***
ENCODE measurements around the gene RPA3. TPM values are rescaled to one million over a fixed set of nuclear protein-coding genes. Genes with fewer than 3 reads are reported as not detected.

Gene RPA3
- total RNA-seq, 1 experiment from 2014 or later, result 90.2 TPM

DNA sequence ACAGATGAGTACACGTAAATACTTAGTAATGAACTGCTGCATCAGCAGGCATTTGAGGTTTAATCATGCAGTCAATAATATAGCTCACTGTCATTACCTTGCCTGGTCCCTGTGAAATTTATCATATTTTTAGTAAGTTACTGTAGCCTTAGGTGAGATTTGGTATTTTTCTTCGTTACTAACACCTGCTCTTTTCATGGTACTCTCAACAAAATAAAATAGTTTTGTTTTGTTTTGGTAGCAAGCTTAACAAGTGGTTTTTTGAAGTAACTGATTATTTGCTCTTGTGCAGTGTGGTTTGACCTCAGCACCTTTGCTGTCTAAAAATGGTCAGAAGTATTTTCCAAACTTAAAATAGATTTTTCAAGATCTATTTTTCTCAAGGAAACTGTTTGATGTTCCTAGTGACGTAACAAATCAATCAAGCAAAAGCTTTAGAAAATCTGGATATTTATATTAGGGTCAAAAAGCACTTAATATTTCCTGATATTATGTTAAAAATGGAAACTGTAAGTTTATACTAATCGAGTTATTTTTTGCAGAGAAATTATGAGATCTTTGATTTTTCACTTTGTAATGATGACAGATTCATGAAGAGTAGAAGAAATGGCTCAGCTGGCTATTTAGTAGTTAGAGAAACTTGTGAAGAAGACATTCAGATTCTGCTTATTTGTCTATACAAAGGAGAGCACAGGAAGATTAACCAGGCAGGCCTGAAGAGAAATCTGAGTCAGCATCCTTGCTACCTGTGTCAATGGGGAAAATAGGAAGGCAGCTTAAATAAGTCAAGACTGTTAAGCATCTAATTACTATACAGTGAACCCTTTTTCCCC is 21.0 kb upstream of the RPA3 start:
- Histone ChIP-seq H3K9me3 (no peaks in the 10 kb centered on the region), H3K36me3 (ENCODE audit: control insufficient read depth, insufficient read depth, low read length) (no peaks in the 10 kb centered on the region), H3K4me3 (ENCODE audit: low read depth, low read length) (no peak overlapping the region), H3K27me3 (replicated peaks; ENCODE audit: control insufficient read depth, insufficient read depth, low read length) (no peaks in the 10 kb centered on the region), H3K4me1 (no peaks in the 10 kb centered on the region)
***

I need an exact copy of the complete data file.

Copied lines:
ENCODE measurements around the gene RPA3. TPM values are rescaled to one million over a fixed set of nuclear protein-coding genes. Genes with fewer than 3 reads are reported as not detected.

Gene RPA3
- total RNA-seq, 1 experiment from 2014 or later, result 90.2 TPM

DNA sequence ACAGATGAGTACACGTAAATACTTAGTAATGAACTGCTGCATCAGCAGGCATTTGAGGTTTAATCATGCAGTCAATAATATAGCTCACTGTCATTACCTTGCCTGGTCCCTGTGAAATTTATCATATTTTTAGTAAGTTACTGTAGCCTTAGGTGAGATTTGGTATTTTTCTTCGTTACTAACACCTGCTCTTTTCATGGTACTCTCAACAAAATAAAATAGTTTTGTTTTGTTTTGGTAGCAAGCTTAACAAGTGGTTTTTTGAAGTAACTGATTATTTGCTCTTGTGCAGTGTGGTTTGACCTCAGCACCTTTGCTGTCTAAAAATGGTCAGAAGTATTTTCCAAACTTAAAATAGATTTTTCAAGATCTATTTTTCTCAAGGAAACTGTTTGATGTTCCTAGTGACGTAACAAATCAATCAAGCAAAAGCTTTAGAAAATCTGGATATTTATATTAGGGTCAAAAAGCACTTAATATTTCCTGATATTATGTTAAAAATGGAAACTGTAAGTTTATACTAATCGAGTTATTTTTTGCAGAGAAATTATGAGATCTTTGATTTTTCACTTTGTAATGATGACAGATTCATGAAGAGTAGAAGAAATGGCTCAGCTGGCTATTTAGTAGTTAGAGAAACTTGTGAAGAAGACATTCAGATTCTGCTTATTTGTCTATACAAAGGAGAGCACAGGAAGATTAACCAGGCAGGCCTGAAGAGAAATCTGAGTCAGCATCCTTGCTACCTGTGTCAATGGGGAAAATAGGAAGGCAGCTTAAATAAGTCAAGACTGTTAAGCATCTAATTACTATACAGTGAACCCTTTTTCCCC is 21.0 kb upstream of the RPA3 start:
- Histone ChIP-seq H3K9me3 (no peaks in the 10 kb centered on the region), H3K36me3 (ENCODE audit: control insufficient read depth, insufficient read depth, low read length) (no peaks in the 10 kb centered on the region), H3K4me3 (ENCODE audit: low read depth, low read length) (no peak overlapping the region), H3K27me3 (replicated peaks; ENCODE audit: control insufficient read depth, insufficient read depth, low read length) (no peaks in the 10 kb centered on the region), H3K4me1 (no peaks in the 10 kb centered on the region)